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Brachytherapy

The Queen’s Medical Center Urology Services performs brachytherapy, a form of internal radiation used to treat prostate cancer. Small radiation sources, commonly called seeds, about the size of a grain of rice, are permanently inserted into the prostate. This treatment usually involves two procedures called a Volume Study and Radiation Seed Implantation.

Volume Study

Several weeks before the seeds are implanted, a volume study is performed, which lets doctors know the exact shape and size of the prostate.

  1. The urethra, the passage that drains the bladder, is filled with sterile lubricating jelly, which helps locate the exact position of the prostate using sound wave images.
  2. The ultrasound probe is then placed in the rectum to view and measure the prostate.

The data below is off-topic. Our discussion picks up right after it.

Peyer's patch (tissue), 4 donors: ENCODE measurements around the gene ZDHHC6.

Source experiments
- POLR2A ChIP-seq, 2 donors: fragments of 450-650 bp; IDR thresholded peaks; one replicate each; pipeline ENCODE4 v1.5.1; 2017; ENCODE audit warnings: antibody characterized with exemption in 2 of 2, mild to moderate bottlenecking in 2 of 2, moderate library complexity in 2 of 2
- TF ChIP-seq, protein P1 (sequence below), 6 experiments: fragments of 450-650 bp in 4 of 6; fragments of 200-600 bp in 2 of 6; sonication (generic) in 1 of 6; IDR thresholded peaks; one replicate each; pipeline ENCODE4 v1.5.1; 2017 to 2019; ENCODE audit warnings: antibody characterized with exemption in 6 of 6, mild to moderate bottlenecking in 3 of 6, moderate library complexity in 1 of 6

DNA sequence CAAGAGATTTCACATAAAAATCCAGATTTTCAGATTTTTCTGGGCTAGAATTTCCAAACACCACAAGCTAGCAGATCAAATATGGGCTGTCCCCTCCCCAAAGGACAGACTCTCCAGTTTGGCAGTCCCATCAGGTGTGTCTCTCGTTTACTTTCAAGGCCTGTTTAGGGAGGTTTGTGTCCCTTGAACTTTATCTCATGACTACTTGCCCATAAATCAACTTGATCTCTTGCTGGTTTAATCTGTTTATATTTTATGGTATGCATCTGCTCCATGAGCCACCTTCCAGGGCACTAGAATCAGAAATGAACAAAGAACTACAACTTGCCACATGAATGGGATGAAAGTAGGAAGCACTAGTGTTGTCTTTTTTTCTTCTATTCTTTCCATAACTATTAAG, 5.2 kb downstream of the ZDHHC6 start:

3. The measurement will indicate how many radiation seeds are needed and where they should be placed.

This outpatient procedure allows you to return home the same day.

Radiation Seed Implantation

The second procedure before the Brachytherapy is the radiation seed implantation.

  1. Patients are given anesthesia and an ultrasound probe is placed into the rectum again.
  2. The probe allows the doctor to see the prostate and the radiation seeds as they are implanted.
  3. The radiation seeds are implanted through a needle inserted through the perineum, the skin between the scrotum and the rectum.

You will usually be discharged to return home on the same day after the anesthesia wears off.

High Dose Radiation (HDR) Brachytherapy

High Dose Radiation (HDR) Brachytherapy is a temporary radioactive seed implantation procedure, which requires you to stay in the hospital for several days.

  1. While you are under anesthesia, hollow needles are placed in the perineum and remain there for several days.
  2. The radiation seeds are inserted through the needles for short periods of time each day for several days.
  3. When the radiation dose is completed, the needles are removed and you can be discharged from the hospital.